Dielectric materials are a key aspect to the performance of semiconductor devices. As devices become smaller, and the need for higher performance becomes greater, the thickness of the dielectric layers in semiconductor devices is decreasing. At the same time, the need for dielectric materials with a dielectric constant greater than that of the most common dielectric material, SiO2, is increasing. Also, as the thickness of the dielectric layer in semiconductor devices decreases, the need for materials that do not leak charge even when the layer of the dielectric material is very thin (e.g. less than 100 Å) is increasing.

However, not all dielectric materials form acceptable, thin dielectric layers for use in semiconductor devices and components. Semiconductor devices have certain performance requirements such as efficiency, power of operation, etc. The properties of the layer of dielectric material directly effect device performance. For example, if the thin dielectric layer allows too much current to pass through it (this unwanted current is referred to as leakage current), then the resulting device or component will not meet the desired performance requirement. Since the leakage current through the gate dielectric of a MOSFET (metal-oxide-semiconductor-field-effect-transistor) indicates the insulation properties (resistance and reliability) of the dielectric, a gate dielectric layer through which the leakage current is too high indicates that the resistance and reliability of the dielectric layer is too low. In the semiconductor device context in which the layer of dielectric material is an interpoly (i.e. the dielectric material is sandwiched between two layers of polycrystalline silicon) dielectric material (IPD), the leakage current in the IPD is related to the retention time of the flash memory. If the leakage current through the IPD is too high, then the retention time of device will be too low.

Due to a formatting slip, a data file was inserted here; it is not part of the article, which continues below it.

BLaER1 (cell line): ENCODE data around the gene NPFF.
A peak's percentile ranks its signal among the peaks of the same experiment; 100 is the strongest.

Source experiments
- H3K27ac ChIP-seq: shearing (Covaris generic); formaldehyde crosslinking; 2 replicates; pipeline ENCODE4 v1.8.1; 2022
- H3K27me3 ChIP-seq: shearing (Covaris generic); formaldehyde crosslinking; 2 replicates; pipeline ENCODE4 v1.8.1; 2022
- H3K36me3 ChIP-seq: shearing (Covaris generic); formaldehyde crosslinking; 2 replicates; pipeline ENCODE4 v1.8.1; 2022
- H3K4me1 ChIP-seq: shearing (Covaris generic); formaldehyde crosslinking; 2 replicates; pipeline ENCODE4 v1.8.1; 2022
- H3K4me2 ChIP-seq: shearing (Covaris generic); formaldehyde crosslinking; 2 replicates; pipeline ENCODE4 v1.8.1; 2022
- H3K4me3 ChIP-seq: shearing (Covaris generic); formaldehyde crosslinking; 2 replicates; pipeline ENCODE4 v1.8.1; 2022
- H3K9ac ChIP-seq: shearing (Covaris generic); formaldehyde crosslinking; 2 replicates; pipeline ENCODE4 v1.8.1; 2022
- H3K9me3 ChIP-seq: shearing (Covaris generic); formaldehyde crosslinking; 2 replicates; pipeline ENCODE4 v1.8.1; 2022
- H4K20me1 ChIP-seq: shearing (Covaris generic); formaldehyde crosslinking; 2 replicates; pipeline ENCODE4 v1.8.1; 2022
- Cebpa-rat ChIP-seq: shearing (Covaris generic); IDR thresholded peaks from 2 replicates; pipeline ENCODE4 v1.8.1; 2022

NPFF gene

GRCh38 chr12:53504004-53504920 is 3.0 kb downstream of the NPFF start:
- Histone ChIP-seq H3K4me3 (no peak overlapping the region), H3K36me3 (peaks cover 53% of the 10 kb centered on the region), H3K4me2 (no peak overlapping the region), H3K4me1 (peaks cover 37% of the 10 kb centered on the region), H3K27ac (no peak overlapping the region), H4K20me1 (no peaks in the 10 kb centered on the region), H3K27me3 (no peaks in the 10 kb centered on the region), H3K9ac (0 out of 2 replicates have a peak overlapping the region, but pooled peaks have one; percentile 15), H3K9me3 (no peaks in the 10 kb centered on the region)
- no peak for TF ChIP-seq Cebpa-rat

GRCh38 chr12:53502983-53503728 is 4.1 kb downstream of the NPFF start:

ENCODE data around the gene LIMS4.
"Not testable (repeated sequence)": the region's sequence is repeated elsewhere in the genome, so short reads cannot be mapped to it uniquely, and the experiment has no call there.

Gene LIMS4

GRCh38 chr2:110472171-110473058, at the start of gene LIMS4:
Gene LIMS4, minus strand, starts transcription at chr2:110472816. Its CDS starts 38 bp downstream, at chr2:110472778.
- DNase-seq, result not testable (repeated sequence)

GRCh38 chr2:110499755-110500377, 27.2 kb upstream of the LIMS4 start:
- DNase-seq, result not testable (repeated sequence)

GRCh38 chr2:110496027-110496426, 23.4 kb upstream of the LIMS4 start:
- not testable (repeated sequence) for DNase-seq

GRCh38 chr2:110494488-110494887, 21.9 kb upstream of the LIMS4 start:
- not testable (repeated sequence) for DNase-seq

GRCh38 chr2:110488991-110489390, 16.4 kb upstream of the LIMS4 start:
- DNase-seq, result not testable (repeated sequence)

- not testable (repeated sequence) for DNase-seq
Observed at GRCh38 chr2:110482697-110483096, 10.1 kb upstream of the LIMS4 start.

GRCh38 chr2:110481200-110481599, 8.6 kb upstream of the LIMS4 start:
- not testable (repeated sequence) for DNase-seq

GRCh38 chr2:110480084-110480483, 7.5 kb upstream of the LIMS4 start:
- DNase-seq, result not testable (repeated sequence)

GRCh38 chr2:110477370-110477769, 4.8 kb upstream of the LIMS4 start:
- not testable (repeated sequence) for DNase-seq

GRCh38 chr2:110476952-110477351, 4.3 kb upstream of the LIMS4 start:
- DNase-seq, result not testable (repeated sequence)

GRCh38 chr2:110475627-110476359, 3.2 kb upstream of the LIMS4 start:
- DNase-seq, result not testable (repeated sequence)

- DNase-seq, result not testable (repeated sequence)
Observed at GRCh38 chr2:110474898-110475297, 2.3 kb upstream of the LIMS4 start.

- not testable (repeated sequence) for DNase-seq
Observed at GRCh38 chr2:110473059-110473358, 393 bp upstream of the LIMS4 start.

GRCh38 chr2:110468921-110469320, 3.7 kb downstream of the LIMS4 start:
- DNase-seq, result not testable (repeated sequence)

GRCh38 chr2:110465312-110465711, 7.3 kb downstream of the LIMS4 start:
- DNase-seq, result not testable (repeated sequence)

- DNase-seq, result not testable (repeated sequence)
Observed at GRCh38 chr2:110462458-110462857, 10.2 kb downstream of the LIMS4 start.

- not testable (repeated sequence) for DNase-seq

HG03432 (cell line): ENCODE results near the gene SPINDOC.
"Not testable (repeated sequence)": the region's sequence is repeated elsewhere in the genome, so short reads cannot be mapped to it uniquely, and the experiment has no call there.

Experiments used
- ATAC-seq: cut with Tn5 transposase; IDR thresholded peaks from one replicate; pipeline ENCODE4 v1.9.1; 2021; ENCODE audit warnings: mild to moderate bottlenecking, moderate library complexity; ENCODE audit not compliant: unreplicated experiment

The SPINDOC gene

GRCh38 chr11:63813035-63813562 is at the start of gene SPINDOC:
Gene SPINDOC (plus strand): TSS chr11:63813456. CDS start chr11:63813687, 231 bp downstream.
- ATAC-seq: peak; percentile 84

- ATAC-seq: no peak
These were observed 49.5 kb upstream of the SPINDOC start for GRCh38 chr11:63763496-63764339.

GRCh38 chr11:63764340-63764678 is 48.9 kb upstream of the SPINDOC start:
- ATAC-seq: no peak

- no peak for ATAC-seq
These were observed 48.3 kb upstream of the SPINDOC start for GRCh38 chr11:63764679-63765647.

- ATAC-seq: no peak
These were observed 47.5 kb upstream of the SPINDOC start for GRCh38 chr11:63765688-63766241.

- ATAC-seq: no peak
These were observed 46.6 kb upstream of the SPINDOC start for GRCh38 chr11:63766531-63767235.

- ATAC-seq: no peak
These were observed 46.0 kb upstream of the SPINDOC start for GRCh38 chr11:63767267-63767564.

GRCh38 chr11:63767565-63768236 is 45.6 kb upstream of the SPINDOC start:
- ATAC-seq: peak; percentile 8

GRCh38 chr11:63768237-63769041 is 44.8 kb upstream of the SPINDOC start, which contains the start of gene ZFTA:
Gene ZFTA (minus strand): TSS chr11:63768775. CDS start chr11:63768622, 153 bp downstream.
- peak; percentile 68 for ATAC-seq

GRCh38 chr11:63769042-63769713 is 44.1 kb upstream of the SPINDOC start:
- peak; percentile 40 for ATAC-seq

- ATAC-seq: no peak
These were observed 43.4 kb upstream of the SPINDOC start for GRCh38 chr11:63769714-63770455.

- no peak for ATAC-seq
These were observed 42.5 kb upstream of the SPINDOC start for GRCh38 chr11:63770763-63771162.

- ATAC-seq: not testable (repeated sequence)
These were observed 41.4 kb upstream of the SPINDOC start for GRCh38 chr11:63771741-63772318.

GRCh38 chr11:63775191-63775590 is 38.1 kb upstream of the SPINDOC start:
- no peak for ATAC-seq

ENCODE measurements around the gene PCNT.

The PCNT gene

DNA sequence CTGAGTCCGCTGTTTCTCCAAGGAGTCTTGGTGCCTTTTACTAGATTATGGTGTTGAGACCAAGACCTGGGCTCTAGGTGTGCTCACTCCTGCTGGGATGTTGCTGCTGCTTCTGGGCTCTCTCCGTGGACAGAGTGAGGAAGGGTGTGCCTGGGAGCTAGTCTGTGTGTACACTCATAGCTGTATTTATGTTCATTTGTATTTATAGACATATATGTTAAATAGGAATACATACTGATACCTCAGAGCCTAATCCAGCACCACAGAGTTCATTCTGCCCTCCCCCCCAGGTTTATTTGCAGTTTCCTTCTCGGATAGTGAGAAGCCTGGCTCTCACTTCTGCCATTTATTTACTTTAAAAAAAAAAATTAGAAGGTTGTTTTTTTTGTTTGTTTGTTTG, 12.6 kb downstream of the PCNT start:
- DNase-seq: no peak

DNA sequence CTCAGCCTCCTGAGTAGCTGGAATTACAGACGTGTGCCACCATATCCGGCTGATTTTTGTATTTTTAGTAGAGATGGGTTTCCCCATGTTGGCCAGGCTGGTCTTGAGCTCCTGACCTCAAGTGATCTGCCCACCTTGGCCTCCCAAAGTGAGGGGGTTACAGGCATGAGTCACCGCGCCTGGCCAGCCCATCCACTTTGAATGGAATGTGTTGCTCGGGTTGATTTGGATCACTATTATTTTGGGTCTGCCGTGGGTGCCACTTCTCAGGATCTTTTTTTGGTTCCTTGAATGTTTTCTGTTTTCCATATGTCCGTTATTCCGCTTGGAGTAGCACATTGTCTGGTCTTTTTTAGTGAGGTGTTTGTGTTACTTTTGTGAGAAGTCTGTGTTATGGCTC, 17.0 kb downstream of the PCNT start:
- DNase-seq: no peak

The interface state density between the dielectric layer and the underlying semiconductor interface also affects device performance. The interface state density degrades the current drive (current across the channel) and the reliability of MOSFETs and MIS(metal-insulator-semiconductor)FETs. Thus, if the interface state density is too high, then the resulting device or component will not meet the desired performance requirement.

Consequently dielectric materials that form thin dielectric layers with acceptable leakage characteristics and other properties are sought.

SUMMARY OF THE INVENTION

The present invention is directed to electronic components such as integrated circuit devices and integrated or discrete components such as linear capacitors having a layer of dielectric material. The dielectric material is a metal oxide of a Group III metal or Group VB metal that is doped with a Group IV element. Examples of a Group III (group, as used herein, means the groups of the Mendeleef Periodic Table) metal oxide include aluminum oxide (Al2 O3) and yttrium oxide (Y2 O3). Examples of Group VB metal oxides are tantalum pentoxide (Ta2 O5) and vanadium pentoxide (V2 O5). Examples of suitable Group IV dopants include zirconium (Zr), silicon (Si), titanium (Ti) and hafnium (Hf). The dopant is about 0.1 weight percent to about 30 weight percent of the metal oxide. It is advantageous if the dopant is about 0.1 weight percent to about 10 weight percent of the metal oxide.

A layer of dielectric material is formed on the surface of a substrate suited for the desired device or component using a conventional deposition technique such as sputtering, chemical vapor deposition (CVD), metal organic CVD (MOCVD) and atomic layer deposition (ALD). The dopant is added to the metal oxide during the formation of the layer on the substrate. Once the doped metal oxide of the desired thickness is formed on the substrate, conventional processing techniques are then used to complete the device.